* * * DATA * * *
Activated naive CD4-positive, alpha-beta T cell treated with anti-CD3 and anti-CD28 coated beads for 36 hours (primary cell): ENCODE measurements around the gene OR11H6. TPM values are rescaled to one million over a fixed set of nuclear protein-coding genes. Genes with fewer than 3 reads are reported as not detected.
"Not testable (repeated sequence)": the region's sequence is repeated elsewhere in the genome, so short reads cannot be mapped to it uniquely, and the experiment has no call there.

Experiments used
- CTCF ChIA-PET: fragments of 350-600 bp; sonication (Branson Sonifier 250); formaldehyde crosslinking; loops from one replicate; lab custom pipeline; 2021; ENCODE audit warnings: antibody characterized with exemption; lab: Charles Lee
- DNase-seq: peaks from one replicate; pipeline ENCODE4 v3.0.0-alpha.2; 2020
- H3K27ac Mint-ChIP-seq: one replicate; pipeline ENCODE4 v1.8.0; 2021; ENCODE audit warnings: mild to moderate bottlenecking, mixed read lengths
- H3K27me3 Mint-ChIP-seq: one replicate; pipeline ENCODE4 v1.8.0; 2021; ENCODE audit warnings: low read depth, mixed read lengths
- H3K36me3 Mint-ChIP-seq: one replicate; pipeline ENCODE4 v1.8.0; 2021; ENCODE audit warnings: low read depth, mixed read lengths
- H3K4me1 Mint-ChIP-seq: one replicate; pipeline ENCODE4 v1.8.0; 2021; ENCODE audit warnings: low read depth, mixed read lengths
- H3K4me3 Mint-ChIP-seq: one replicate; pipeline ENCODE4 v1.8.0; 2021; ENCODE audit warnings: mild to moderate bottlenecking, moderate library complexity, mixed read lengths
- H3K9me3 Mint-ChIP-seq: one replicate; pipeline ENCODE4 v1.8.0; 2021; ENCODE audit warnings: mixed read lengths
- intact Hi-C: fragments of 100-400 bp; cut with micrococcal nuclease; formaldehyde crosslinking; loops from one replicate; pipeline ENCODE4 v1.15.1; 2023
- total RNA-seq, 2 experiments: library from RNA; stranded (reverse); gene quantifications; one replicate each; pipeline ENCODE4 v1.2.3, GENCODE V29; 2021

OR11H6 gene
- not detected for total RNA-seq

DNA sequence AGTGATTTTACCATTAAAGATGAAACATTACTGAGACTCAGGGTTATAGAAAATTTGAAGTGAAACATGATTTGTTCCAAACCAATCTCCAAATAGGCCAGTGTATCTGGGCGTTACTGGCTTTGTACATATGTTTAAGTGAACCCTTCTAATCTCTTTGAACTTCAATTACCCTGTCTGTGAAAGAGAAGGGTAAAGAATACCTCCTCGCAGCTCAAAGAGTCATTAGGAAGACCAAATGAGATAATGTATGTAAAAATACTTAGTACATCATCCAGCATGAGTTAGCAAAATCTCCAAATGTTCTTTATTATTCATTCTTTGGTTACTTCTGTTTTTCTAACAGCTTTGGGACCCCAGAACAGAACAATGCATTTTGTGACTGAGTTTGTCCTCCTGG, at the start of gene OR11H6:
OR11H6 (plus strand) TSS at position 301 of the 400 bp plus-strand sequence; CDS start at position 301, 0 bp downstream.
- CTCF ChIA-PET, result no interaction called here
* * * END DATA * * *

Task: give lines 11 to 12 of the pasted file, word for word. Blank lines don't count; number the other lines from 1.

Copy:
- H3K9me3 Mint-ChIP-seq: one replicate; pipeline ENCODE4 v1.8.0; 2021; ENCODE audit warnings: mixed read lengths
- intact Hi-C: fragments of 100-400 bp; cut with micrococcal nuclease; formaldehyde crosslinking; loops from one replicate; pipeline ENCODE4 v1.15.1; 2023